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Opposition to wind turbines in West Elgin remains strong  

Credit:  Struggle vs. wind turbines continues | Opposition to wind turnbines in West Elgin remains strong | By Patrick Brennan, QMI Agency | Tuesday, June 10, 2014 | www.stthomastimesjournal.com ~~

West Elgin residents got a clear reminder last week that if they hope to win the battle to stop wind turbines in this area, they face the fight of their lives.

That was part of the message echoed by Sherri Lange, a Toronto resident who has led the fight against turbines all over North America.

“It will be the fight of your life,” she told a meeting at the Elgin International Club organized by West Elgin Residents Opposed to Wind Turbines.

We need to understand we are shutting down turbines,” she said.

Lange was one of three speakers who armed the audience with volumes of information about why this area should oppose wind turbine development and strategies.

Lange is chief executive officer of the North American Platform Against Wind Turbines.

While her own work in this field is extensive, Lange indicated there is an army of people like her doing the same thing to stop turbines.

“The amount of personal sacrifice people are making is nothing short of astonishing.”

She warned residents not to expect an easy fight.

“This is a political decision and we must resist in a political way,” she advised.

She described Ontario as being in a “quagmire of lies” on the issue with Liberal Leader Kathleen Wynne pressing to erect 4,000 more turbines.

“Wind turbines are the ultimate scam of the century,” she said.

Unlike what developers tell the public, wind energy is not green and very expensive to produce.

Worse yet, she described the turbines as cash cows for their owners based on what they collect for per-kilowatt charges.

Around the world, she said, countries like Germany and Belgium are realizing they have been scammed and are working to get turbines either more heavily taxed or removed.

Lange set out what she described as the three biggest lies about turbines:

They are expensive to operate; will not solve global energy shortages and don’t provide meaningful jobs.

She forecasted a move to end subsidies like those in Ontario’s Green Energy Act, and said anyone forced from their home because of health problems linked to turbines deserves full restitution.

She suggested a better energy option might be to revisit expanded use of nuclear power based on new technology for using spent fuel rods from reactors.

Lange also countered opinions that suggest wind power would eliminate use of coal-powered generators.

“No coal-fired plants have ever been shut down because of turbines,” she said.

She also spoke about turbines being responsible for killing birds and bats and how turbines owners are under-reporting the numbers on those losses to authorities.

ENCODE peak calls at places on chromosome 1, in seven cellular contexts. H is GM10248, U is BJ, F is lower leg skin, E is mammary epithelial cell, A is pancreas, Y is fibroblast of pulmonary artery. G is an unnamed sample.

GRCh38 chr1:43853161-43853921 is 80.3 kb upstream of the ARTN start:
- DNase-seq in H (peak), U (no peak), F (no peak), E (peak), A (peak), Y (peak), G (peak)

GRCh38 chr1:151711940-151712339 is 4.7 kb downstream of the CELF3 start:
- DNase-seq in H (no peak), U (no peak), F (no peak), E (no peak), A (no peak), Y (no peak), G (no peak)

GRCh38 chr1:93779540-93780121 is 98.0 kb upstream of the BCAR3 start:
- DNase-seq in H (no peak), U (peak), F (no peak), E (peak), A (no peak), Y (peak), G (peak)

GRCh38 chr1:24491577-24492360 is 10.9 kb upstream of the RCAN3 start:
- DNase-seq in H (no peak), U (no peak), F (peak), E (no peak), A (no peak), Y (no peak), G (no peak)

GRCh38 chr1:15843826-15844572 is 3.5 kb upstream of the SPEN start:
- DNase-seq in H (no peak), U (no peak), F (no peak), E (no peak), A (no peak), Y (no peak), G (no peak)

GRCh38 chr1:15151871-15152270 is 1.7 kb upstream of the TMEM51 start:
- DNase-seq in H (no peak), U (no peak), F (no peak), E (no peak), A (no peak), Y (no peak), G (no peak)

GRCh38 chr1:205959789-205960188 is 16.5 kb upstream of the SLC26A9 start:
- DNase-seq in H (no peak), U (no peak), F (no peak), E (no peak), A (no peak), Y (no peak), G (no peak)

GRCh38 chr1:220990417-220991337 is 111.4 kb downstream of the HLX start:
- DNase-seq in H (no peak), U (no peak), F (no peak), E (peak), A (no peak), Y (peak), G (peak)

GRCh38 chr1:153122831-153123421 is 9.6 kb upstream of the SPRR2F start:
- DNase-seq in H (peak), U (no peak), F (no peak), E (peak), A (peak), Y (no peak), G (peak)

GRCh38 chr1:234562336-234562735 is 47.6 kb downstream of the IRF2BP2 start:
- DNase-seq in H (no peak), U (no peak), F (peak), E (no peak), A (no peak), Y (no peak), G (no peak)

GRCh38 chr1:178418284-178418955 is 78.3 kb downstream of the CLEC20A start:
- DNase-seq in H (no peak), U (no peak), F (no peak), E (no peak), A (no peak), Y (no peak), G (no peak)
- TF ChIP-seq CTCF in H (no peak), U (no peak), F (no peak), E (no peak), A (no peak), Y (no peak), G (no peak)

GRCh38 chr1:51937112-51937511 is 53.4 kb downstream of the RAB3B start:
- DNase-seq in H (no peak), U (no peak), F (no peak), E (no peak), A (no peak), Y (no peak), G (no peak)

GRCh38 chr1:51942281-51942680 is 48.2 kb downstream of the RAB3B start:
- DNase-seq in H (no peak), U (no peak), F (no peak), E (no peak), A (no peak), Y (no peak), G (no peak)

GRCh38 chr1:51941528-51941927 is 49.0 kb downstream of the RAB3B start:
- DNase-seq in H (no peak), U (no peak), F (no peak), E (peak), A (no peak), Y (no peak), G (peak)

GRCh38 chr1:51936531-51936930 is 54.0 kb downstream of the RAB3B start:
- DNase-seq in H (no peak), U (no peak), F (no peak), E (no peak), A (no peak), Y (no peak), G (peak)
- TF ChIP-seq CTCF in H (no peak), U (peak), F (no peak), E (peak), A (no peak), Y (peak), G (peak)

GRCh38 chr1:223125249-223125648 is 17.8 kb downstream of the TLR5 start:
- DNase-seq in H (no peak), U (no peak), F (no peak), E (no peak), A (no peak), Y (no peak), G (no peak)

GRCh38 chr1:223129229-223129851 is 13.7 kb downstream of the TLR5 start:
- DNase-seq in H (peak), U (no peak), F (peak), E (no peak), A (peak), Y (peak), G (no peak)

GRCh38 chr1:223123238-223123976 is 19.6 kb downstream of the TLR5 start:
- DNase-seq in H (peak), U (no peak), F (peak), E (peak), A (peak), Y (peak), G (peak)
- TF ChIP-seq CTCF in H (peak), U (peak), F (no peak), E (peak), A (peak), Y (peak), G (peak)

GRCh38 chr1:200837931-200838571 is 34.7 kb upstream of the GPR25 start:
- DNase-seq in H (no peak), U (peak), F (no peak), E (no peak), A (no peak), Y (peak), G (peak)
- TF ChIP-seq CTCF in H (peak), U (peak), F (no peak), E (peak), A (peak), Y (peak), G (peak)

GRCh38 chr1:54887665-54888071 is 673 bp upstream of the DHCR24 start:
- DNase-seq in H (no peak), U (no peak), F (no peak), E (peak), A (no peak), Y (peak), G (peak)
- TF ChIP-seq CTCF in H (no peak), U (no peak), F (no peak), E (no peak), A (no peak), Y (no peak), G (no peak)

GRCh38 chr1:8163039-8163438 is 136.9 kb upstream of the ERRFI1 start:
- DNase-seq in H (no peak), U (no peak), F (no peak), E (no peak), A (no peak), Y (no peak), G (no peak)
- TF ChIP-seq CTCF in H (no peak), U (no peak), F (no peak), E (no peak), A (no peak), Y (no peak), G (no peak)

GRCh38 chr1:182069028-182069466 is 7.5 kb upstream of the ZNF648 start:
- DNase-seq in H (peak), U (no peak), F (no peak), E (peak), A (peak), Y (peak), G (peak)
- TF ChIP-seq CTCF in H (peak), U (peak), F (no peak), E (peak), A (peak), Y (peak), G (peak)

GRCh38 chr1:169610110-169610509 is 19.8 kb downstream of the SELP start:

The meeting also heard from Kevin Dooley, who formerly worked for Pratt and Whitney Canada.

He is currently researching the effects of infrasound, a category of noise that can’t be heard by humans, but is still linked to nausea and motion sickness.

“You can’t hear it but it affects your inner ear.”

He is working to prove noise generated by wind turbines is infrasound and causes health problems,

The last speaker was Parker Gallant, a former banker who didn’t like what he saw in his power bills and now writes columns on energy issues for the National Post.

“Wind turbines are one of the must useless types of energy generators we have,” he said.

They work efficiently at the wrong times of the year, are costly to construct and it’s expensive to have gas-fired plants sitting idle in case they’re needed.

There is actually a surplus of energy in parts of North America, he suggested.

Source:  Struggle vs. wind turbines continues | Opposition to wind turnbines in West Elgin remains strong | By Patrick Brennan, QMI Agency | Tuesday, June 10, 2014 | www.stthomastimesjournal.com

This article is the work of the source indicated. Any opinions expressed in it are not necessarily those of National Wind Watch.

The copyright of this article resides with the author or publisher indicated. As part of its noncommercial effort to present the environmental, social, scientific, and economic issues of large-scale wind power development to a global audience seeking such information, National Wind Watch endeavors to observe “fair use” as provided for in section 107 of U.S. Copyright Law and similar “fair dealing” provisions of the copyright laws of other nations. Send requests to excerpt, general inquiries, and comments via e-mail.

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